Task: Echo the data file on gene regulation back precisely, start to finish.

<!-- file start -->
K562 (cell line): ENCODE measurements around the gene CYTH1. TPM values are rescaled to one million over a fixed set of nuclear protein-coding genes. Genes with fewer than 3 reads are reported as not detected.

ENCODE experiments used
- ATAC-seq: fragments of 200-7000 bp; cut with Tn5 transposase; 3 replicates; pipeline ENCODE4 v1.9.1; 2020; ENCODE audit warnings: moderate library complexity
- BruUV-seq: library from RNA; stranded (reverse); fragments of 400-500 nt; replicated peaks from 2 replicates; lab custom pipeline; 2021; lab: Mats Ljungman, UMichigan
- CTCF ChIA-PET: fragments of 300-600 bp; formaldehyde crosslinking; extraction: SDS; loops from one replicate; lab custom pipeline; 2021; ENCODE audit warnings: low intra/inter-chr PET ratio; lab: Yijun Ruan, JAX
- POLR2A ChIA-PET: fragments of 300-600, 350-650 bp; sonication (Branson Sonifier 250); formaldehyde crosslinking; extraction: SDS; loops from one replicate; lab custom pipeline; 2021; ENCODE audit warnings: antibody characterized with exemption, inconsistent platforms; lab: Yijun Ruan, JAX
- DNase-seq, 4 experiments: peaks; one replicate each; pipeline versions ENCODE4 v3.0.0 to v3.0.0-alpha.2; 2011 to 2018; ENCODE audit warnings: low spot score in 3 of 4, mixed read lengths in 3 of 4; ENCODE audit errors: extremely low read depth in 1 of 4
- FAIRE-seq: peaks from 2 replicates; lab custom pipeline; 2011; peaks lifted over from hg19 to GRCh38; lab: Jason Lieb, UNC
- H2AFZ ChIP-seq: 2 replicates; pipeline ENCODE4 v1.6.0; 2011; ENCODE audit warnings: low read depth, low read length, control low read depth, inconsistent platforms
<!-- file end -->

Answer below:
K562 (cell line): ENCODE measurements around the gene CYTH1. TPM values are rescaled to one million over a fixed set of nuclear protein-coding genes. Genes with fewer than 3 reads are reported as not detected.

ENCODE experiments used
- ATAC-seq: fragments of 200-7000 bp; cut with Tn5 transposase; 3 replicates; pipeline ENCODE4 v1.9.1; 2020; ENCODE audit warnings: moderate library complexity
- BruUV-seq: library from RNA; stranded (reverse); fragments of 400-500 nt; replicated peaks from 2 replicates; lab custom pipeline; 2021; lab: Mats Ljungman, UMichigan
- CTCF ChIA-PET: fragments of 300-600 bp; formaldehyde crosslinking; extraction: SDS; loops from one replicate; lab custom pipeline; 2021; ENCODE audit warnings: low intra/inter-chr PET ratio; lab: Yijun Ruan, JAX
- POLR2A ChIA-PET: fragments of 300-600, 350-650 bp; sonication (Branson Sonifier 250); formaldehyde crosslinking; extraction: SDS; loops from one replicate; lab custom pipeline; 2021; ENCODE audit warnings: antibody characterized with exemption, inconsistent platforms; lab: Yijun Ruan, JAX
- DNase-seq, 4 experiments: peaks; one replicate each; pipeline versions ENCODE4 v3.0.0 to v3.0.0-alpha.2; 2011 to 2018; ENCODE audit warnings: low spot score in 3 of 4, mixed read lengths in 3 of 4; ENCODE audit errors: extremely low read depth in 1 of 4
- FAIRE-seq: peaks from 2 replicates; lab custom pipeline; 2011; peaks lifted over from hg19 to GRCh38; lab: Jason Lieb, UNC
- H2AFZ ChIP-seq: 2 replicates; pipeline ENCODE4 v1.6.0; 2011; ENCODE audit warnings: low read depth, low read length, control low read depth, inconsistent platforms